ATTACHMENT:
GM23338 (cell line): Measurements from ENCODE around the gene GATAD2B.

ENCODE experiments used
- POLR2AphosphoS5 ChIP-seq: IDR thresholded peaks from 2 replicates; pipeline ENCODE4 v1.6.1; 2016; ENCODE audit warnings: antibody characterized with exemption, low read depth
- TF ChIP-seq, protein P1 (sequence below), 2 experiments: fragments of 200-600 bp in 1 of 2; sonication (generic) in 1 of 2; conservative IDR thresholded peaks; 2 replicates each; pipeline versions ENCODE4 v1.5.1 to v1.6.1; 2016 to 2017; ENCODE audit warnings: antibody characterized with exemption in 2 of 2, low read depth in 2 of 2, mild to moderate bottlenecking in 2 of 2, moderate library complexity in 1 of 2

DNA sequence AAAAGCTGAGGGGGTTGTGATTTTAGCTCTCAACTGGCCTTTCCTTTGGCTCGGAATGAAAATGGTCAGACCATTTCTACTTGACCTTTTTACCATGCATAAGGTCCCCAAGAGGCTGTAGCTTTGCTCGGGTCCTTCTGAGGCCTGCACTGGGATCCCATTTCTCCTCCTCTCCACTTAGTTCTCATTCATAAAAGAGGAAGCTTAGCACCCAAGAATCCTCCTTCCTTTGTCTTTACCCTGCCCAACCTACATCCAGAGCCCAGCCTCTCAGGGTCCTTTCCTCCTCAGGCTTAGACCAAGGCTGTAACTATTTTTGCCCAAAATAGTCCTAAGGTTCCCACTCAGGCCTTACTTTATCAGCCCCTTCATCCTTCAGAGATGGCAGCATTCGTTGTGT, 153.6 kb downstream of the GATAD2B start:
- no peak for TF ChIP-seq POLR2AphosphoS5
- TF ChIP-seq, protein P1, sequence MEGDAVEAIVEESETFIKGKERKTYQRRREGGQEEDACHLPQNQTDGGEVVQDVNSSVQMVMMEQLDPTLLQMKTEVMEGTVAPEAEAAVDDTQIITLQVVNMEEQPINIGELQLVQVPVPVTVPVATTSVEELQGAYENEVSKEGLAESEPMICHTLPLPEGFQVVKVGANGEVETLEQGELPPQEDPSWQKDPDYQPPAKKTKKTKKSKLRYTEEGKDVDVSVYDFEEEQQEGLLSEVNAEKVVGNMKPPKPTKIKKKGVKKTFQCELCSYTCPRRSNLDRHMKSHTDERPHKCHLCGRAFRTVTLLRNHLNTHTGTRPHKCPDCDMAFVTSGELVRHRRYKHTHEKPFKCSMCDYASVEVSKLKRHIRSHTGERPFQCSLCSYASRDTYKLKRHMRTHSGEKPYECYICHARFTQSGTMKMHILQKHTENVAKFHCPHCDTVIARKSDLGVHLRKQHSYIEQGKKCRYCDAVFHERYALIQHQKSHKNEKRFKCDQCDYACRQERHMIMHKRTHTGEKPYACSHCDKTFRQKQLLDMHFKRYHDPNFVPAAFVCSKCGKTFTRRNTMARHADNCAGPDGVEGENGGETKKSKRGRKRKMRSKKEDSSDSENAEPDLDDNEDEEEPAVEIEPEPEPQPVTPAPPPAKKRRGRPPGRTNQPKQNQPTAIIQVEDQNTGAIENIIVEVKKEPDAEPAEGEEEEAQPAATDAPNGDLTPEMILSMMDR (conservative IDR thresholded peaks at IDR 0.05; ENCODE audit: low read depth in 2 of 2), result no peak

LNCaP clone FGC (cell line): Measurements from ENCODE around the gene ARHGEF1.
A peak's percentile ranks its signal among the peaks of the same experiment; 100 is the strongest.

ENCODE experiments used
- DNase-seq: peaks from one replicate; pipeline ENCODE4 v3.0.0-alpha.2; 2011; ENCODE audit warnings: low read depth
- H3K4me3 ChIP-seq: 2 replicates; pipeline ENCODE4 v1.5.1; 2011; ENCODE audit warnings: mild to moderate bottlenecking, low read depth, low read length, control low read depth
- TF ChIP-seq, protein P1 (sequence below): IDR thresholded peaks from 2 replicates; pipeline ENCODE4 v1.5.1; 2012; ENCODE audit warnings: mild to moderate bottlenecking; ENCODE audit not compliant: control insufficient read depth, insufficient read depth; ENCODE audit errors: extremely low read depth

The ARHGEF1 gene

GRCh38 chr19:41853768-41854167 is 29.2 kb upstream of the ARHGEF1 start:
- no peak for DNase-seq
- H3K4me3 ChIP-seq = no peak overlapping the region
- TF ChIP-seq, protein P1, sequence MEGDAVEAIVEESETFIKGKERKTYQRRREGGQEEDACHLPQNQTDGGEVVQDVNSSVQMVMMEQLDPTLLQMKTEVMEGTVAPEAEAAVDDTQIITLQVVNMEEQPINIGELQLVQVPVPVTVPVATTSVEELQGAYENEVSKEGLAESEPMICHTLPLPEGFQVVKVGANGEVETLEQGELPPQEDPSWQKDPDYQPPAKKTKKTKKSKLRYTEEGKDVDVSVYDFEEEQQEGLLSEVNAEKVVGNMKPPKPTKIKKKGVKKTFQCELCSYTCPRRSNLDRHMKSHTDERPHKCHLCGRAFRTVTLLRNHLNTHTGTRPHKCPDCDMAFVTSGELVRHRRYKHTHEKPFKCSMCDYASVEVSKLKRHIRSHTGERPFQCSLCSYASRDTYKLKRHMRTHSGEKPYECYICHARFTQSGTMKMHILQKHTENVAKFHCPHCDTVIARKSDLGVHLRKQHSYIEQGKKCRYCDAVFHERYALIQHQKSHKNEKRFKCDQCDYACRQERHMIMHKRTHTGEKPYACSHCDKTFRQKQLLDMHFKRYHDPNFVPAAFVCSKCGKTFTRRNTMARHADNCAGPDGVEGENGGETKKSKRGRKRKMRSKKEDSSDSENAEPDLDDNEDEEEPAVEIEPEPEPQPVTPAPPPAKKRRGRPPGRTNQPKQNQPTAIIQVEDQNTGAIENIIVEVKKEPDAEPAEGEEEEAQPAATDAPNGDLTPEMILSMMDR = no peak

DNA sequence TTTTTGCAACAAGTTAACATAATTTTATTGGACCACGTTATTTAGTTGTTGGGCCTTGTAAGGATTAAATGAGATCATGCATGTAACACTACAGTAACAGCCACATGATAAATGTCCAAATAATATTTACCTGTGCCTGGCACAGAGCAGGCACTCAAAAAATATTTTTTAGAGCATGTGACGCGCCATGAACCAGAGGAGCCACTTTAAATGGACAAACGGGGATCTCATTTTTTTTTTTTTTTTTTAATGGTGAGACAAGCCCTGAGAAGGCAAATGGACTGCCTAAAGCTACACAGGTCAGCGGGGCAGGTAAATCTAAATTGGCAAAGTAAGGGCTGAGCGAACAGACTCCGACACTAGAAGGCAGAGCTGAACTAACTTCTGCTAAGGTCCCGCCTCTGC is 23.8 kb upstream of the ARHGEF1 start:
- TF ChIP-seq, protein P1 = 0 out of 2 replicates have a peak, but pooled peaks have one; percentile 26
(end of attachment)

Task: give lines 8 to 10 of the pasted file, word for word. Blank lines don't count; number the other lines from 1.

LNCaP clone FGC (cell line): Measurements from ENCODE around the gene ARHGEF1.
A peak's percentile ranks its signal among the peaks of the same experiment; 100 is the strongest.

ENCODE experiments used